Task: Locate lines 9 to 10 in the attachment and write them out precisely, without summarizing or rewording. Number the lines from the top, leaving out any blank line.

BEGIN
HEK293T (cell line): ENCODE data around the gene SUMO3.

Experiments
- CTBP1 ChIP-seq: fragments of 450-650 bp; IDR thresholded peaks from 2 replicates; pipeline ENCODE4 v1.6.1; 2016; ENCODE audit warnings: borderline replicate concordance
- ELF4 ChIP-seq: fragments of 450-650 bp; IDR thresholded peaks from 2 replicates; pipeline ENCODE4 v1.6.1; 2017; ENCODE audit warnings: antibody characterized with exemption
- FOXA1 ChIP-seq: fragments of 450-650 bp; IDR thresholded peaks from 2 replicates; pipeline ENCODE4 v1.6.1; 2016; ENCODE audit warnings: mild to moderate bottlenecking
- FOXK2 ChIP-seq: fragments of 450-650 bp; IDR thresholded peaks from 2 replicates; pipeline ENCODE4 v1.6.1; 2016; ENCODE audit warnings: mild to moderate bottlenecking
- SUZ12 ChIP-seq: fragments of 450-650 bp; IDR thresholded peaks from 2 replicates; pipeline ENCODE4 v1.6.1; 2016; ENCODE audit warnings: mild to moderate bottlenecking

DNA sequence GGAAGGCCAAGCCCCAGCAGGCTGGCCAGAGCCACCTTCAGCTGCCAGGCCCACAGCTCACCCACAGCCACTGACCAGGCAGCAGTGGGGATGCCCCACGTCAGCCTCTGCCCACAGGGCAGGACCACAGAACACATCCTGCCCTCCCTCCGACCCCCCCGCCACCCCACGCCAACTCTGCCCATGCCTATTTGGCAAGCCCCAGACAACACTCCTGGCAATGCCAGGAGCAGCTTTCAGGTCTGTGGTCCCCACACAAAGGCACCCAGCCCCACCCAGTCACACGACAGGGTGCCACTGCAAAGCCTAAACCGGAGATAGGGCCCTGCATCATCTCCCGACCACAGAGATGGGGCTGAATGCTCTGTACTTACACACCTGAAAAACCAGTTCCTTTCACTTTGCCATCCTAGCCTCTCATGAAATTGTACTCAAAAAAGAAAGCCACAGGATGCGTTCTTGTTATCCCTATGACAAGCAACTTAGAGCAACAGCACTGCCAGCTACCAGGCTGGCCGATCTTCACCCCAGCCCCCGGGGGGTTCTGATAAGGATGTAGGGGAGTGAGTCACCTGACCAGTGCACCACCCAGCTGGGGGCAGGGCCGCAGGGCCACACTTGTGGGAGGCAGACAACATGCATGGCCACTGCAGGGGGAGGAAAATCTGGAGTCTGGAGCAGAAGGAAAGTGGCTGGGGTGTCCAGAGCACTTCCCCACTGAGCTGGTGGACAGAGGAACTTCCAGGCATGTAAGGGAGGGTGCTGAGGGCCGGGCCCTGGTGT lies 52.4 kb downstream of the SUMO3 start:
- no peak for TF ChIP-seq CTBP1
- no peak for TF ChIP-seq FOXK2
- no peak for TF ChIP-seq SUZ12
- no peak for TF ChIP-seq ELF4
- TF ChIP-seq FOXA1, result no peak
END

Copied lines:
- no peak for TF ChIP-seq CTBP1
- no peak for TF ChIP-seq FOXK2